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Only Few Hours of Electricity per Day in Damascus

Power cuts are getting longer and longer in Damascus as temperature rises, according to Sowt al-Asima.
Only Few Hours of Electricity per Day in Damascus

Power cuts in the capital Damascus doubled for the third day in a row. The power cuts are a governmental measure, which coincided with rising temperatures. This decision occurred amid the inability of the population to use generators as an alternative power source. 

On Thursday (June 24th), inhabitants from Damascus told Sowt al-Asima that the power cuts are lasting between five and six hours, followed by just an hour of electricity.  

The new long power cuts began last Monday without official announcement or clarification by the Syrian regime. The regime’s Government had previously defined rationing of electricity at almost four hours of daily generated electricity, followed by two hours of power cuts. 

Sources indicate that these long power cuts currently experienced by the capital are caused by a shortage of fuel, needed to operate power plants. 


Furthermore, sources said that the power cuts have damaged businesses, commercial activities, and money transfer companies, among others. One restaurant owner pointed to the “huge” damage he incurred due to the power cuts. He also noted that the use of generators is not possible because of the lack of diesel and gasoline needed to operate them.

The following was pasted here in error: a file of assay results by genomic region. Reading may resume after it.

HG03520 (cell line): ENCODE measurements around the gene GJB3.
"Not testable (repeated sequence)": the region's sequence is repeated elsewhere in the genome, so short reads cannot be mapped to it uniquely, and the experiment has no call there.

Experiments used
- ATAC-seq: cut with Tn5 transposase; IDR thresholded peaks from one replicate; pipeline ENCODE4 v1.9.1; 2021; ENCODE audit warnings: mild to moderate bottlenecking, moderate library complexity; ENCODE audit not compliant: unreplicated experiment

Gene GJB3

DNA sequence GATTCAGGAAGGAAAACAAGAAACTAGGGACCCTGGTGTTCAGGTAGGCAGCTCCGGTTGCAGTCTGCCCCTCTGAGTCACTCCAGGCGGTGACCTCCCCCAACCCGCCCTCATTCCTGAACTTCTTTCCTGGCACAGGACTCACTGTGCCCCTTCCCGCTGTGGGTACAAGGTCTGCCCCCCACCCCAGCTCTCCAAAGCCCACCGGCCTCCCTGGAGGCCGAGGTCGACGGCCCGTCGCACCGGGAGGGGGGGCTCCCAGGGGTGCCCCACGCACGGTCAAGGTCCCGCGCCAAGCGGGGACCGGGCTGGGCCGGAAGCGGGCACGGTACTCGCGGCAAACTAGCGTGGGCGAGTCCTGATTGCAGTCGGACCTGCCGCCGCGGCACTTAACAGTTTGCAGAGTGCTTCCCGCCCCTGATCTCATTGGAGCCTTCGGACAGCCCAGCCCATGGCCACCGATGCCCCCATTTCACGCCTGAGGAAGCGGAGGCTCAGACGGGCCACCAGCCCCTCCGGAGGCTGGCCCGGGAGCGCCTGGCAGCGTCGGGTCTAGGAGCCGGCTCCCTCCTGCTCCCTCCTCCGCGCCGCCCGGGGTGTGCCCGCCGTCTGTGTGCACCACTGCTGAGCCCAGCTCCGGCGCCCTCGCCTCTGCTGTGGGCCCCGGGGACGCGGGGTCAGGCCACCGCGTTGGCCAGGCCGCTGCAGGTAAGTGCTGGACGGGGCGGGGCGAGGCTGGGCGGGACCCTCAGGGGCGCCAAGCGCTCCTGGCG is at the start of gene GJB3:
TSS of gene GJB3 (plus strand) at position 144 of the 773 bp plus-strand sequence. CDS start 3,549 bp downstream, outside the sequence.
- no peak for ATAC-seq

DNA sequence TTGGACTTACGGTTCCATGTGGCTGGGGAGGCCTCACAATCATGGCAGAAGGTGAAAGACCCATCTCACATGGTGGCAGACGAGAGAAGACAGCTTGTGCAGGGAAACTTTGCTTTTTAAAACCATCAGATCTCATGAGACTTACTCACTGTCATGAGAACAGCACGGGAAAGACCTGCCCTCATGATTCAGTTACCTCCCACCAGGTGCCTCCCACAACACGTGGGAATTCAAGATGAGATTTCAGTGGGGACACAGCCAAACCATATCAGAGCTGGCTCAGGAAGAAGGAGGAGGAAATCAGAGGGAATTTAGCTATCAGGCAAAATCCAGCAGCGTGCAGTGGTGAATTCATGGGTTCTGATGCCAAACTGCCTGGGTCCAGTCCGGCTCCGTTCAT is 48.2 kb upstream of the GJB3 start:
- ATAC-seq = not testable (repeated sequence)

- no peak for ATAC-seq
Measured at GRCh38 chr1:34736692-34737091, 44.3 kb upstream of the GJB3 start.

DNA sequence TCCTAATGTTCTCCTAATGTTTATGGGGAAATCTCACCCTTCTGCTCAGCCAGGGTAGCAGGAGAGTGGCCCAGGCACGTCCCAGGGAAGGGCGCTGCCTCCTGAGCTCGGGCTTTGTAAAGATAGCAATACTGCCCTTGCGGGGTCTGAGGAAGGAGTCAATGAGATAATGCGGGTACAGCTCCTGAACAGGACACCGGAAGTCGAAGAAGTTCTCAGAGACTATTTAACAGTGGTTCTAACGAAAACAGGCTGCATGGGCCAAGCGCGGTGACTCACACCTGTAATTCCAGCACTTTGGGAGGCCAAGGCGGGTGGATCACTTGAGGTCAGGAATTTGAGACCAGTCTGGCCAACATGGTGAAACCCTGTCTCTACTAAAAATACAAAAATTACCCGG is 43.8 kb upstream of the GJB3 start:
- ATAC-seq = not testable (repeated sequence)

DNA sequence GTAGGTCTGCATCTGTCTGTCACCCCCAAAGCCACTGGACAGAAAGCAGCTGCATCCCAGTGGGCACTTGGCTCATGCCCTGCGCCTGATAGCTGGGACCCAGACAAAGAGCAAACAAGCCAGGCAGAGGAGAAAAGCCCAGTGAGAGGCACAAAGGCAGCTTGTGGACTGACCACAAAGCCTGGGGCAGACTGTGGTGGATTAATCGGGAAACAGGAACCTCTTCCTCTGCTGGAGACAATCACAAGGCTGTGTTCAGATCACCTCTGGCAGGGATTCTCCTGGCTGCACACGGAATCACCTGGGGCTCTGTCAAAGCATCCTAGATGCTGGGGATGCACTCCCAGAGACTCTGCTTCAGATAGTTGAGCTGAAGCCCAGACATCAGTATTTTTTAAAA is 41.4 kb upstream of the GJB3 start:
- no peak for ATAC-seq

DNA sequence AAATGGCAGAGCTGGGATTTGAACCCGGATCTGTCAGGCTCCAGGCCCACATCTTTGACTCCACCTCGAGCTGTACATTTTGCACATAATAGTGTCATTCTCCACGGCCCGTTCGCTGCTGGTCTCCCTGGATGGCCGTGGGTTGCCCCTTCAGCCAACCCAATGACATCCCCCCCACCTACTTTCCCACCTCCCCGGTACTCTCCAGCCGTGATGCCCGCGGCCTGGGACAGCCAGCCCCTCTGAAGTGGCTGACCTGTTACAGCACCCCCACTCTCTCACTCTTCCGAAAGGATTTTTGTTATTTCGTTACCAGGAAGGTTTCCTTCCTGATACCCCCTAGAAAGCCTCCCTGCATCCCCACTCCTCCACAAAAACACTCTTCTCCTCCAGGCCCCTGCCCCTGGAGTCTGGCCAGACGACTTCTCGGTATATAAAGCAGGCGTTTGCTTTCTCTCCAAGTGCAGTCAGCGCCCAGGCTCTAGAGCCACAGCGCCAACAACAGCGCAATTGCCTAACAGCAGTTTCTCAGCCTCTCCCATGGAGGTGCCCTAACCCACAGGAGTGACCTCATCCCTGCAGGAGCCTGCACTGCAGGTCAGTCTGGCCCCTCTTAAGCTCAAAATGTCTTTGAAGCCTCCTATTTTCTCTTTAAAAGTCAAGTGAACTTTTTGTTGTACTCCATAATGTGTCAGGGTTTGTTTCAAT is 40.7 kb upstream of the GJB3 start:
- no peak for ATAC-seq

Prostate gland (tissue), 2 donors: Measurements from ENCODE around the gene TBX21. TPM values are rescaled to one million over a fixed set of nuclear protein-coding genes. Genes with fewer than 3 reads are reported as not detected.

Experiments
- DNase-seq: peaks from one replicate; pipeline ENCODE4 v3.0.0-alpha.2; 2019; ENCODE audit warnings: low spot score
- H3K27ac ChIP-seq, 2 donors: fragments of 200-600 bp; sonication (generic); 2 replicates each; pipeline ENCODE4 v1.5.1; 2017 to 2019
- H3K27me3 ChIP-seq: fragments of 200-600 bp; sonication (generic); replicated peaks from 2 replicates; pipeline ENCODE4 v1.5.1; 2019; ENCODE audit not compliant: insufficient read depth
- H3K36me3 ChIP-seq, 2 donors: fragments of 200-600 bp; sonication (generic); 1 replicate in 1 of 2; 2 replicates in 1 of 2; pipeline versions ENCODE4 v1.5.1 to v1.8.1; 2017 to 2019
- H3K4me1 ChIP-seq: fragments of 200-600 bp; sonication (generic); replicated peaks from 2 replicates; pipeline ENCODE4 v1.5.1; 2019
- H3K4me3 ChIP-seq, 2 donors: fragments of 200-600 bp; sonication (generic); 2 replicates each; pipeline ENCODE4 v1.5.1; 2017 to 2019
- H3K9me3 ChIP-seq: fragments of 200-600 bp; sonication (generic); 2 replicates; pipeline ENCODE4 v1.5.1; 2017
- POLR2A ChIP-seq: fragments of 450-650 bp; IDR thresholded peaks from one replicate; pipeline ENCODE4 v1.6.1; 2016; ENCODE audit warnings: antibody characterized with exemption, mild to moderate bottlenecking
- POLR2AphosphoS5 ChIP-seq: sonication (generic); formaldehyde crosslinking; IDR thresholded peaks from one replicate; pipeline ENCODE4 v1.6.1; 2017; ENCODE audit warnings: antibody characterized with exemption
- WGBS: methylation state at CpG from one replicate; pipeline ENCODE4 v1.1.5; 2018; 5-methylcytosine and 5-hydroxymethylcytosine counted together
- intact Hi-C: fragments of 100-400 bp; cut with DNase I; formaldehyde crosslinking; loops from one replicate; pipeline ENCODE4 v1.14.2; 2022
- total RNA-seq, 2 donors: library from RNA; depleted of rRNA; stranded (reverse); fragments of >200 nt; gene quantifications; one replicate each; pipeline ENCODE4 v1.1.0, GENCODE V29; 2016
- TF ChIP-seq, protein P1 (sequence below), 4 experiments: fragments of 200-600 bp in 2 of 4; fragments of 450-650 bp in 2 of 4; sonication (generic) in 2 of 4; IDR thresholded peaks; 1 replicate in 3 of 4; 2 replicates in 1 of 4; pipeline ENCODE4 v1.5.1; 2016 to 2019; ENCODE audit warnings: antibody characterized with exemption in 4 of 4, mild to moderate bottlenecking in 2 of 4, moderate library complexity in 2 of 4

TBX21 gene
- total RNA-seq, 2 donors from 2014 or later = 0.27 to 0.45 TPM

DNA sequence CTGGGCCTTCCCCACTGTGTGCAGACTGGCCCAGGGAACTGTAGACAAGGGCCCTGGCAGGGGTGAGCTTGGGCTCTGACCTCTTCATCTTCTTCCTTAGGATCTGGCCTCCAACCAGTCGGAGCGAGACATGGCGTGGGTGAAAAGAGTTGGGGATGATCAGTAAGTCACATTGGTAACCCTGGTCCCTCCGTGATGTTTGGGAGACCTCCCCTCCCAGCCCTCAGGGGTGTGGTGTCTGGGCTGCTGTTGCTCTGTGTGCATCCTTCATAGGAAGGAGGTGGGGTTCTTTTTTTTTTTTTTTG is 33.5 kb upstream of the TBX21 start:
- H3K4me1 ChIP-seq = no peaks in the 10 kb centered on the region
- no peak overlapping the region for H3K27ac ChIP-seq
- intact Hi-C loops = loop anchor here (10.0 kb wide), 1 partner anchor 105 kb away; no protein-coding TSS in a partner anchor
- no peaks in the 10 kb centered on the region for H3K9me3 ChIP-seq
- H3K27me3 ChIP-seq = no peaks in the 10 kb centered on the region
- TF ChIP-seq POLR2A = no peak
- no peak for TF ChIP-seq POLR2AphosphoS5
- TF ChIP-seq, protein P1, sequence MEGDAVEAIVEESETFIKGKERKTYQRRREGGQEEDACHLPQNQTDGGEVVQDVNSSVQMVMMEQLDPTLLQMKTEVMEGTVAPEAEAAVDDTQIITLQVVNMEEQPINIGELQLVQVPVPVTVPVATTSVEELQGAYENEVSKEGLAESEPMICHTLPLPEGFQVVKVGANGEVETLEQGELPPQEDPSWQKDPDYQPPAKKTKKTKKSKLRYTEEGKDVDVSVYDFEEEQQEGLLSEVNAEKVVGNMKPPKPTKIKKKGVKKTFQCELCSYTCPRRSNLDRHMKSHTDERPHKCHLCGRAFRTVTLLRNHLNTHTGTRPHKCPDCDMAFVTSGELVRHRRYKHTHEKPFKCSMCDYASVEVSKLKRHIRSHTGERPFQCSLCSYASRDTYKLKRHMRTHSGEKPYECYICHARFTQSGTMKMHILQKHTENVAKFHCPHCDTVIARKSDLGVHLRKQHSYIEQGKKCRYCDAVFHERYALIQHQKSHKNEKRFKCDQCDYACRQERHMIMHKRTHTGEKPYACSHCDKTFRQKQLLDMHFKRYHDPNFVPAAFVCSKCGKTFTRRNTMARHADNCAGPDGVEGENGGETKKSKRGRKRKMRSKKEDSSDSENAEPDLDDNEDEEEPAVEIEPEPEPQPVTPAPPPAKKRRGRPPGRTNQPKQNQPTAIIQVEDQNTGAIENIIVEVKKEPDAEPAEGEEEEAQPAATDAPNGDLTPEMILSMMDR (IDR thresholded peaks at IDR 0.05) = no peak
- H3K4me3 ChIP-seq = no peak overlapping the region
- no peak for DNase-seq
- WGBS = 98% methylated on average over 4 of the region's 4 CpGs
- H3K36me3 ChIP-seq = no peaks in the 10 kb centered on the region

The government’s measure harmed various districts of the capital. In fact, several inhabitants of these areas told Sowt al-Asima that quantities of food and supplies stored in refrigerators were damaged. On Wednesday, according to official weather forecasts, temperatures in Damascus reached 37 degrees Celsius. 

In a related context, on Wednesday, official media announced the visit of a ministerial delegation from the regime’s government to Jordan. This visit aims to discuss means of cooperation to find solutions regarding the issues of electricity and petroleum.


This article was translated and edited by The Syrian Observer. The Syrian Observer has not verified the content of this story. Responsibility for the information and views set out in this article lies entirely with the author.

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